The grey hours

fog over nearby pond
Nature photographers are all familiar with the ‘golden hours,’ times right around dawn and dusk when the light conditions are often highly conducive to great photos. That is, when it’s not rainy or overcast of course, but fog – that’s another thing. It’s hardly golden, but it can be a great element in photos. Yesterday morning as I was getting ready to meet with a student, I dashed over to the nearby pond for a quick session. This, by the way, is almost the exact same view to be seen in these lightning photos.

orb web defined by fog condensationThe worst part about a sunrise fog is how low the light levels are, dragging shutter speeds down – it’s enough to make droplet and macro images extremely tricky to get unless you lug along a tripod (which I did not – the schedule was too tight to get serious about it.) So a lot of what I shot simply didn’t come out, despite taking lots of frames to increase my chances. But there were enough that did, and one of the more interesting aspects of these conditions is that it shows exactly how active spiders are, because every strand of web gathers dewdrops – not just the orb webs as seen here, but every dragline, every safety strand and travel line across branches, things that would have otherwise remained invisible. In most cases, no spider can be found; even if the web is in use, the spiders usually abandon their hunting positions to take shelter from the humidity up in their ‘safe’ location, usually one of the upper anchors of the web. They seem to know that no insects are going to be captured in such conditions, plus who knows? Maybe the web gets slippery…

One thing that they don’t seem to be bothered by, however, is dew on their own bodies; I’ve seen some spiders simply dripping with dew, attracted to them the same way it is attracted to other surfaces. And not every spider abandons their post.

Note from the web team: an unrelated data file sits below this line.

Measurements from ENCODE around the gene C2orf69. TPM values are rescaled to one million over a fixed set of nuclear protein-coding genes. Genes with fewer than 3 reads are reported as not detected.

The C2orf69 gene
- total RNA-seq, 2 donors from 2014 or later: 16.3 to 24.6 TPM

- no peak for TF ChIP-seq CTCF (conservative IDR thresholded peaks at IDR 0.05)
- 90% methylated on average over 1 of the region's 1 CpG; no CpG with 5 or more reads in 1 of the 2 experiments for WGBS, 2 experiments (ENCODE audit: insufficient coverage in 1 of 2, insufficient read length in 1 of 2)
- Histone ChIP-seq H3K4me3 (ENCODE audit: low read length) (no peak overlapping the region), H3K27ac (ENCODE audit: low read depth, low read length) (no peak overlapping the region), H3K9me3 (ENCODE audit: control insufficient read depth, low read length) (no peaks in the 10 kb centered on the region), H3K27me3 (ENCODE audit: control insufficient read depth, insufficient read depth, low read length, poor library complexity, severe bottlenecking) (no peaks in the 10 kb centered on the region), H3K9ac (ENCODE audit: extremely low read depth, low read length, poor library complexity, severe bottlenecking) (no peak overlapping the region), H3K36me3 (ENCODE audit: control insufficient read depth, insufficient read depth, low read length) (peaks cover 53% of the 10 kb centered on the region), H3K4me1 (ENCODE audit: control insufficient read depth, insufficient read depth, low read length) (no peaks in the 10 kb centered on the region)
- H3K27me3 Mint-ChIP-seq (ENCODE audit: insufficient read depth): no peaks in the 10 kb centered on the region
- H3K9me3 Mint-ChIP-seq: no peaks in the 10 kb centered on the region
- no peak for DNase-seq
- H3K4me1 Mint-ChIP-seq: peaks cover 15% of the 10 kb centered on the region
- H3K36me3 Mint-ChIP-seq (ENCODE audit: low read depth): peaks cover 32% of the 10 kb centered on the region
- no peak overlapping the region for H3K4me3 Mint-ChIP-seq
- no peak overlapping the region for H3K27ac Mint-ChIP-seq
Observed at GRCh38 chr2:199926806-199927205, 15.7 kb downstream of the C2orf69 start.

unidentified orb weaver in dew-laden web with old meal
This orb weaver was alongside a deep ditch that prevented viewing from the opposite side, which would have been a better angle, but at least I managed to get it and its old prey in the same plane for the handheld shot at f4. Trickier still was placing the dark spider against a light spot in the background while simultaneously getting the fly against a dark spot for maximum contrast; believe it or not, I actually rotated the camera slightly thinking it would rotate either the web or the background for a better fit against the other. Hey, it was early…

dew-covered dandelion blossom
There were other little vignettes to be found, though there was no way I was going to pull off a lighting effect like this one, which I consider much nicer. Still, this works – gotta move on, can’t dwell on the past.

And one more, perhaps the best of the landscape shots.

foggy morning at local pond
I have to point out that tree trunk on the far side, visible just above the foliage coming in from the right; it’s the same tree as the ghost shot in the previous post, though from a different angle. But of course you recognized it…